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The Holy Trinity of Landscape Astro Lenses

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Are you using the right lenses for landscape astrophotography? The traditional goto lens for landscape used to be a 16-35mm or thereabouts, as long as it had a maximum aperture of f/2.8, it could double for night duty. But with the advent of mirrorless cameras and smaller, lighter, more inexpensive lenses, what options are out there, and what would a professional landscape astrophotographer use?

In this video by Alyn Wallace, he shows us the three lenses he uses to capture those stunning astro landscapes. He doesn’t waste any time getting to the point of the video either, in the opening seconds we already know his astro “holy trinity” consists of a 14mm f/1.8, a 24mm f/1.4, and 50mm f/1.4. What follows after the reveal is a detailed explanation of why each lens made it into his kit, and what specific use each one has. For example, the 14mm and 24mm work well together because what the 14mm captures in one frame, he can opt to take a three-shot panorama with the 24mm and increase the resolution and detail.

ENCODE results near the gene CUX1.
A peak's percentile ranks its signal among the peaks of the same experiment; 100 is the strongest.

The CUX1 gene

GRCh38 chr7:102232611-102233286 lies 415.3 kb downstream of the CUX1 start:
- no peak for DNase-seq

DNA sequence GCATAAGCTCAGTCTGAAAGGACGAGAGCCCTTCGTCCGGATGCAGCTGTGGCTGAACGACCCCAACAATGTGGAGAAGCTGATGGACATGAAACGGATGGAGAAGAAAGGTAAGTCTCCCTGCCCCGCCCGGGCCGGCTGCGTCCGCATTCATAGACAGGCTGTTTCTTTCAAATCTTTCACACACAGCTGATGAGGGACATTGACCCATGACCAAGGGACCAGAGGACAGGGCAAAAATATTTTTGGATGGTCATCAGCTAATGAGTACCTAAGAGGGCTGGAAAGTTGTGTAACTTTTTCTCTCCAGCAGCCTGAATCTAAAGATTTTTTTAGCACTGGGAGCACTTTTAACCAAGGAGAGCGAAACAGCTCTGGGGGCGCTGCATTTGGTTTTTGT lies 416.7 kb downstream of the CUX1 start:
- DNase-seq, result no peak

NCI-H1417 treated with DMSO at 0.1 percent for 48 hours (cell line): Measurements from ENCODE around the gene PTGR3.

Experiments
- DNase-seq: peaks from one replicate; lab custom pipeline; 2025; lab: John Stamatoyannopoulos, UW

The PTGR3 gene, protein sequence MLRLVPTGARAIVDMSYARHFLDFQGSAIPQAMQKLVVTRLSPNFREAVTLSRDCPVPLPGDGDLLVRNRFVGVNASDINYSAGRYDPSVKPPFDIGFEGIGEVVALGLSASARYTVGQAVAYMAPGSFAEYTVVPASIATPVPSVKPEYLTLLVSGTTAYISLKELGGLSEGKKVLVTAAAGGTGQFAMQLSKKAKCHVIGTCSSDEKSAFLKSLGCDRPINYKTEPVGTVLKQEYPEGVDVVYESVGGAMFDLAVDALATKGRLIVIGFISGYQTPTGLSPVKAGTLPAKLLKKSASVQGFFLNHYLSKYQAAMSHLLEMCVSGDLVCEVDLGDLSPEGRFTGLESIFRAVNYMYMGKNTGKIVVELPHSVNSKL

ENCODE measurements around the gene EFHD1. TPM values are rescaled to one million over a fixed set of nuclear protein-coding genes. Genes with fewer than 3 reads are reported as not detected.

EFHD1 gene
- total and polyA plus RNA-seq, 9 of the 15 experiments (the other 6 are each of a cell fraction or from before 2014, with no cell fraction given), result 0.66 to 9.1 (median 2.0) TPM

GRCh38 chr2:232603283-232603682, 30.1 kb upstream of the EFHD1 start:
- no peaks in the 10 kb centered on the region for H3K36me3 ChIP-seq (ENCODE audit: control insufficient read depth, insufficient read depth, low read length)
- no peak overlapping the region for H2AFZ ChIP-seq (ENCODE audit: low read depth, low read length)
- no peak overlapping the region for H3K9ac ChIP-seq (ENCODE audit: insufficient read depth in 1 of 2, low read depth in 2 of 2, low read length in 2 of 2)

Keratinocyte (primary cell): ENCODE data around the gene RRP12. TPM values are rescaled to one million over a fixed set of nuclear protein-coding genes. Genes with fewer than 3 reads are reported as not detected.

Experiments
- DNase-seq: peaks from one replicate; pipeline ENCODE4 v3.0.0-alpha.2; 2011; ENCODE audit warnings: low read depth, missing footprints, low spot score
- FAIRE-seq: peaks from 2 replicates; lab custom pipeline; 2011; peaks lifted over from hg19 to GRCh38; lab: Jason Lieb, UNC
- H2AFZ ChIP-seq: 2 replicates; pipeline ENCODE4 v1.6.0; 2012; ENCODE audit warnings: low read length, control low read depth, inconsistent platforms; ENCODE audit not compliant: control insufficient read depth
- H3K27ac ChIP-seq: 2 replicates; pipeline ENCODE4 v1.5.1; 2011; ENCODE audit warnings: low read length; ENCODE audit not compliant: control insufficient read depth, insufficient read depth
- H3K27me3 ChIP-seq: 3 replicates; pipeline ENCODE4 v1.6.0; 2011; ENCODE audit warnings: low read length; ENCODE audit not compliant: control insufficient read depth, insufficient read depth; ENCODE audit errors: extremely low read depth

As someone who has not made the switch to mirrorless yet, weight is a precious commodity in my camera bag, and I have always been more attracted to higher quality zoom lenses like the 16-35mm f/2.8, 24-70mm f/2.8, and 70-200mm f/2.8. That trinity of lenses has always served me well in my landscape shooting. But having said that, I was seriously impressed with the sharpness and fidelity of the Sigma 14mm f/1.8 when I used it in Death Valley years ago. I also wasn’t that big into panoramas, so the idea of using a 24mm prime to do a rather minimal three-shot panorama never occurred to me. Regardless, this video has me questioning my kit and opening my eyes to different possibilities as I get more involved with astrophotography. 
 





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